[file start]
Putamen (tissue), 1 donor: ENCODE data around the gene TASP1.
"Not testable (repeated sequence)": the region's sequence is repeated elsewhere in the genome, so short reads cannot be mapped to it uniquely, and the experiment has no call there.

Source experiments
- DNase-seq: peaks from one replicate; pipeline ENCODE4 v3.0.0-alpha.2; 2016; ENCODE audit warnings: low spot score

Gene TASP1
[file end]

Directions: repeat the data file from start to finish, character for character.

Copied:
Putamen (tissue), 1 donor: ENCODE data around the gene TASP1.
"Not testable (repeated sequence)": the region's sequence is repeated elsewhere in the genome, so short reads cannot be mapped to it uniquely, and the experiment has no call there.

Source experiments
- DNase-seq: peaks from one replicate; pipeline ENCODE4 v3.0.0-alpha.2; 2016; ENCODE audit warnings: low spot score

Gene TASP1